Corona Lexicon: The Words You Need To Know

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Quarantine. Lockdown. Self-Isolation. Of late, these have kind of become everyday terms. Since the coronavirus threat gripped our lives, certain words and expressions have gained currency. But, do we know their meanings and their origins? More importantly, do they appropriately convey what we intend to.

Let us get the lowdown of some words/ phrases:

QUARANTINE

The word is derived from the Italian word quaranta giorni meaning ‘forty days’. It was first used in 1377 during the epidemic period of the Black Death plague, when all ships were meant to be isolated from plague-stricken countries for 40 days. Quarantine essentially means segregation or isolation. The term might extend to mean segregation of people, animals, objects or even border control. Quarantine is commonly applied to disease and pest control. Interestingly, in some English cultures, the word was used to mean a period of 40 days where a widow was permitted to stay in her dead husband’s house.

LOCKDOWN

empty street in cuttack coronavirus lockdown
Empty street in Cuttack during coronavirus lockdown. Photograph: Suprakash Mishra.

Lock is derived from Old English ‘loc’ that means fastening and down from the Middle English term ‘doun’. The word Lockdown is formed from the constituent part of a phrasal verb, similar to shutdown or crackdown. The term was possibly first used in 1973. It was first used in the 19th century. It was commonly used for the confinement of prisoners. But it later extended to mean an emergency condition in which people were restricted from entering or leaving a building, usually to avoid some kind of impending threat.

SOCIAL DISTANCING

Social distancing campaign by German automaker Audi.

American Sociologist Robert E. Park defines social distance as “an attempt to reduce to something like measurable terms the grade and degrees of understanding and intimacy which characterizes personal and social relations generally.” Surprisingly, the word prevalent during the corona pandemic today had nothing to do with disease when it was first used in the 15th century Spanish court. Social distance ideally described the distance between social classes. The term was used by aristocratic English ladies who kept unwarranted male attention at bay.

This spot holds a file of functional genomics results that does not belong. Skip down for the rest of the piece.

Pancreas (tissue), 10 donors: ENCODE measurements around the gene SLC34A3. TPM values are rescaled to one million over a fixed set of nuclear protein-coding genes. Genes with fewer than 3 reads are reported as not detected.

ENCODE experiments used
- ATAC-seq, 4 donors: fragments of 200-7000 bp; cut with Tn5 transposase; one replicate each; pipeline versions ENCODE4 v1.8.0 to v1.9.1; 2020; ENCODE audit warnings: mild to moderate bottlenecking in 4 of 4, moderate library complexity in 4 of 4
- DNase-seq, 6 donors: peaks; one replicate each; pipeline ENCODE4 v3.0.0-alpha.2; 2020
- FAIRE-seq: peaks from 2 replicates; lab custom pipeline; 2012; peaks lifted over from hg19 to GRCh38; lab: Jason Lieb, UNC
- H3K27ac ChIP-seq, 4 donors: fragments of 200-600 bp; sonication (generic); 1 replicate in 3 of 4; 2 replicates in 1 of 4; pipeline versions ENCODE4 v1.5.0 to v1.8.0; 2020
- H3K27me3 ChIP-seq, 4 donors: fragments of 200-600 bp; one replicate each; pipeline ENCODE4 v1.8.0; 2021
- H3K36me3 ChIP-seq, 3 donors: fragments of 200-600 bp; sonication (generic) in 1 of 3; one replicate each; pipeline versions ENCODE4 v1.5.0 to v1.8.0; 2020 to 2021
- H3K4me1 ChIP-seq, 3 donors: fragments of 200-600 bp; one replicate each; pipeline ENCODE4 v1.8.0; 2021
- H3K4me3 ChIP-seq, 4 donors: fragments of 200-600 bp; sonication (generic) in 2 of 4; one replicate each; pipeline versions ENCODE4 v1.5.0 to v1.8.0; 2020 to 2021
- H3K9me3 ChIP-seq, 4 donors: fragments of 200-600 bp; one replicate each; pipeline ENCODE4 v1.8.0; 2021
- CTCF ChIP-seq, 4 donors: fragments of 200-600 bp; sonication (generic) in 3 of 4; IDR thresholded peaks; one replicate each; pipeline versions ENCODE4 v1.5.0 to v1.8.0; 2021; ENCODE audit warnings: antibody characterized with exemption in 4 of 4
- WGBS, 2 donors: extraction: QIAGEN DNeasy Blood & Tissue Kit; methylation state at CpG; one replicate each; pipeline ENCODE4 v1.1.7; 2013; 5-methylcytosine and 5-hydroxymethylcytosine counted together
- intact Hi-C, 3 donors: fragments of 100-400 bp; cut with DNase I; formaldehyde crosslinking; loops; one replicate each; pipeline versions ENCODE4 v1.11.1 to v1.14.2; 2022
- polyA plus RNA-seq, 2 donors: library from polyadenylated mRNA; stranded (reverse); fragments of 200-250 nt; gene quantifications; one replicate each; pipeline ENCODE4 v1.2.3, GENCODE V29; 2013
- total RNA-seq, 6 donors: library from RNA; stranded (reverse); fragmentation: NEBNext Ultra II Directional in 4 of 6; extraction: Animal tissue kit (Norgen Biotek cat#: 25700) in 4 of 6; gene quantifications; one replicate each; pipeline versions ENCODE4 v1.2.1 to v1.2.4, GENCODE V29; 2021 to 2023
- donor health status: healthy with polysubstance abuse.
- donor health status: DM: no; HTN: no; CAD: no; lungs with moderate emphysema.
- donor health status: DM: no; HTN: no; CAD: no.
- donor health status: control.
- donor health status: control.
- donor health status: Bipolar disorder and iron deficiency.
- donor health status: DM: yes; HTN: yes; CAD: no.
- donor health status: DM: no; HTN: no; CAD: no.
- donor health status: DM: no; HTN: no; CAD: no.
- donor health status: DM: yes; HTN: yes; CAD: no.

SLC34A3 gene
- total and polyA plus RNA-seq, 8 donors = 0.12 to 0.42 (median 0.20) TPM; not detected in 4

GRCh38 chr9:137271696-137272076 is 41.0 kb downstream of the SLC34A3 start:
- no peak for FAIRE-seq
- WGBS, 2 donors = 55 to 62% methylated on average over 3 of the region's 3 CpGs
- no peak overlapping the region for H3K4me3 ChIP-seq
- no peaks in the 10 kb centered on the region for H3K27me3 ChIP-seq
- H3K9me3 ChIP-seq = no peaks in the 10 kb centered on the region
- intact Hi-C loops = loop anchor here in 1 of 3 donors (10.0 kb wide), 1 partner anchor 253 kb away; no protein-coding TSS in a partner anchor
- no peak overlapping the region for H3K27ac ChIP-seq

It was associated with the fashion trend of wearing either crinolines (voluminous skirts) or bustles (skirts voluminous from the posterior). Such clothing maintained the status of the upper class elite ladies who wore them. Sometimes, the skirts had to be picked up by servants for them to walk comfortably. The idea was to keep people of lower class away from them and also as ladies they safeguarded their bodies from strangers. But the disadvantage was when these kinds of clothes caught fire, the women burnt to death. Later, skirts led to large hats and hat pins (metal needles to tie hats) in 1890s for safety. Later, doctors and patients also wore different kinds of masks (ex: bird-beak masks) and bells to ward away others from disease.

Today, social distance extends to physical distancing for warding off the spread of diseases. Social distancing is of three types: Affective social distance, Normative social distance, Interactive social distance and Cultural and Habitual distance.

SUPER SPREADER
Super Spreader refers to a person who is likely to infect several other individuals, knowingly or unknowingly. In 1907, the term ‘Super Spreader’ was used for an Irish cook Mallon, who was infected with typhoid but showed no apparent symptoms. She became responsible for multiple outbreaks of typhoid in New York as she moved to cook from one family to another. The Guardian quotes chef Anthony Bourdain in defence of Mallon: “Cooks work sick. They always have. Most jobs, you don’t work, you don’t get paid. You wake up with a sniffle and a runny nose, a sore throat? You soldier on…it’s a point of pride, working through pain and illness.” But how far a super spreader is guilty or not depends on the context of the case. Patient 31 of South Korea and Baldev Singh of Punjab in the COVID-19 pandemic are reported cases of Super Spreaders.


SELF-ISOLATION

The term was first used in 1834. It means to stay confined indoors without getting exposed to other people. During the corona pandemic, this extends to at least 14 days. The terms ‘quarantine’ and ‘self-isolation’ are often confused. Quarantine restricts the movement of people who might be sick because of exposure to infected people, and self-isolation is usually done to separate the sick from the healthy.

MASK

coronavirus mask
Image by Juraj Varga from Pixabay

There are various versions regarding the origin of this word, which is seen as a life-saver against COVID-19. Masque, a French word meaning covering to hide or guard the face, was probably first used in the 1530s and some say mask owes its birth to it. It is also considered a shorter term for masquerade, with people attending parties during the 16th Century England in various guises. Some others believe mask originated from the Latin word Masca, which means spectre or nightmare. Still others contend mask has its genesis in Maskharah, an Arabic word meaning to be mocked or ridiculed.

JANATA CURFEW
The term was coined by Prime Minister Narendra Modi. On March 19, Modi urged the people of India to observe a self-imposed curfew for a day from 7am to 9pm on March 22 to combat the coronavirus. The idea was to reduce community transfer of the deadly virus.

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